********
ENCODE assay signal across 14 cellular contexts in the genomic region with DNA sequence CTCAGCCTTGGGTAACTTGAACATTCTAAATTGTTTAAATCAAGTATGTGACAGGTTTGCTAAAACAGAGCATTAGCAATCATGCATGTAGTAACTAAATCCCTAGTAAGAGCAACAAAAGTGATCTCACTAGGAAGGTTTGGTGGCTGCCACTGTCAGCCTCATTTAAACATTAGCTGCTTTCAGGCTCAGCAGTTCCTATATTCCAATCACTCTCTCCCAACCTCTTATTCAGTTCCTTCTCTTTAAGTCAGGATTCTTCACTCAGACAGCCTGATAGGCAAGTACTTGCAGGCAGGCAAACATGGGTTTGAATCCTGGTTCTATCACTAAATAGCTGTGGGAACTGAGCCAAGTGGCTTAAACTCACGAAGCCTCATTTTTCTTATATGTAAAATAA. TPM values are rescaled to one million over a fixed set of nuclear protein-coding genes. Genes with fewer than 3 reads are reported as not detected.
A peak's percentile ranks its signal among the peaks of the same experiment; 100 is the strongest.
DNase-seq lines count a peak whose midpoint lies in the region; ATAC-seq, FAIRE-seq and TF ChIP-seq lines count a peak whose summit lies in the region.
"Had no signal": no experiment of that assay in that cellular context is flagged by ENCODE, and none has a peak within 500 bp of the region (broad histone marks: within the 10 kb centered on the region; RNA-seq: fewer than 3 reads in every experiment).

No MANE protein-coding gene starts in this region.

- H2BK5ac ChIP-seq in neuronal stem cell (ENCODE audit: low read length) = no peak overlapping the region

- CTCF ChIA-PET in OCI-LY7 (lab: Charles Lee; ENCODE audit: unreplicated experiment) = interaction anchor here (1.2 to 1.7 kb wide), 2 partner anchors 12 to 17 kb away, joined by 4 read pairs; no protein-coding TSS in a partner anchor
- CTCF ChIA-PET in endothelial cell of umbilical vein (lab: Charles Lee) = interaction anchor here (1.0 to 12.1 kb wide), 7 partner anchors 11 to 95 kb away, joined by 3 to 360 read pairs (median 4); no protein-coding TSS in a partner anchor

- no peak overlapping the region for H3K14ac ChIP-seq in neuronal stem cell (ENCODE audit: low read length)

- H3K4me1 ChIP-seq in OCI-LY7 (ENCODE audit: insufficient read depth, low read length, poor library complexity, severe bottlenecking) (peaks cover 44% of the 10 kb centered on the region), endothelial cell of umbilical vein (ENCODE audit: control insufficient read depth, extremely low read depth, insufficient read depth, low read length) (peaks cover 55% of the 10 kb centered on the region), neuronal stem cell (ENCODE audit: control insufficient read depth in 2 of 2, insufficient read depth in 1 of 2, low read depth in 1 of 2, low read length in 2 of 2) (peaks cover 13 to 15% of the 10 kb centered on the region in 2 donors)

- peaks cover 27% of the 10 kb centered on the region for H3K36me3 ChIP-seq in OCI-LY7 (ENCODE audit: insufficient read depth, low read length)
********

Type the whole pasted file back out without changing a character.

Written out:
ENCODE assay signal across 14 cellular contexts in the genomic region with DNA sequence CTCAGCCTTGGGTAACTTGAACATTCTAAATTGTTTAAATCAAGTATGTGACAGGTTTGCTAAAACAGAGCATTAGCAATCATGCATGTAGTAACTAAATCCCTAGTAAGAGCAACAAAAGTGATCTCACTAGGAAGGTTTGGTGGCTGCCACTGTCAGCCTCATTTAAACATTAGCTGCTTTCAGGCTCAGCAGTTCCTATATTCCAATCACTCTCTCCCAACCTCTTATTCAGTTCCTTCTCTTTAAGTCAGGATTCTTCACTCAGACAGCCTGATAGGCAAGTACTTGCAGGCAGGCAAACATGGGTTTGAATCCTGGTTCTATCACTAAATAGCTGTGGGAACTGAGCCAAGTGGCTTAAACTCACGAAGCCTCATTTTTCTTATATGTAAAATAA. TPM values are rescaled to one million over a fixed set of nuclear protein-coding genes. Genes with fewer than 3 reads are reported as not detected.
A peak's percentile ranks its signal among the peaks of the same experiment; 100 is the strongest.
DNase-seq lines count a peak whose midpoint lies in the region; ATAC-seq, FAIRE-seq and TF ChIP-seq lines count a peak whose summit lies in the region.
"Had no signal": no experiment of that assay in that cellular context is flagged by ENCODE, and none has a peak within 500 bp of the region (broad histone marks: within the 10 kb centered on the region; RNA-seq: fewer than 3 reads in every experiment).

No MANE protein-coding gene starts in this region.

- H2BK5ac ChIP-seq in neuronal stem cell (ENCODE audit: low read length) = no peak overlapping the region

- CTCF ChIA-PET in OCI-LY7 (lab: Charles Lee; ENCODE audit: unreplicated experiment) = interaction anchor here (1.2 to 1.7 kb wide), 2 partner anchors 12 to 17 kb away, joined by 4 read pairs; no protein-coding TSS in a partner anchor
- CTCF ChIA-PET in endothelial cell of umbilical vein (lab: Charles Lee) = interaction anchor here (1.0 to 12.1 kb wide), 7 partner anchors 11 to 95 kb away, joined by 3 to 360 read pairs (median 4); no protein-coding TSS in a partner anchor

- no peak overlapping the region for H3K14ac ChIP-seq in neuronal stem cell (ENCODE audit: low read length)

- H3K4me1 ChIP-seq in OCI-LY7 (ENCODE audit: insufficient read depth, low read length, poor library complexity, severe bottlenecking) (peaks cover 44% of the 10 kb centered on the region), endothelial cell of umbilical vein (ENCODE audit: control insufficient read depth, extremely low read depth, insufficient read depth, low read length) (peaks cover 55% of the 10 kb centered on the region), neuronal stem cell (ENCODE audit: control insufficient read depth in 2 of 2, insufficient read depth in 1 of 2, low read depth in 1 of 2, low read length in 2 of 2) (peaks cover 13 to 15% of the 10 kb centered on the region in 2 donors)

- peaks cover 27% of the 10 kb centered on the region for H3K36me3 ChIP-seq in OCI-LY7 (ENCODE audit: insufficient read depth, low read length)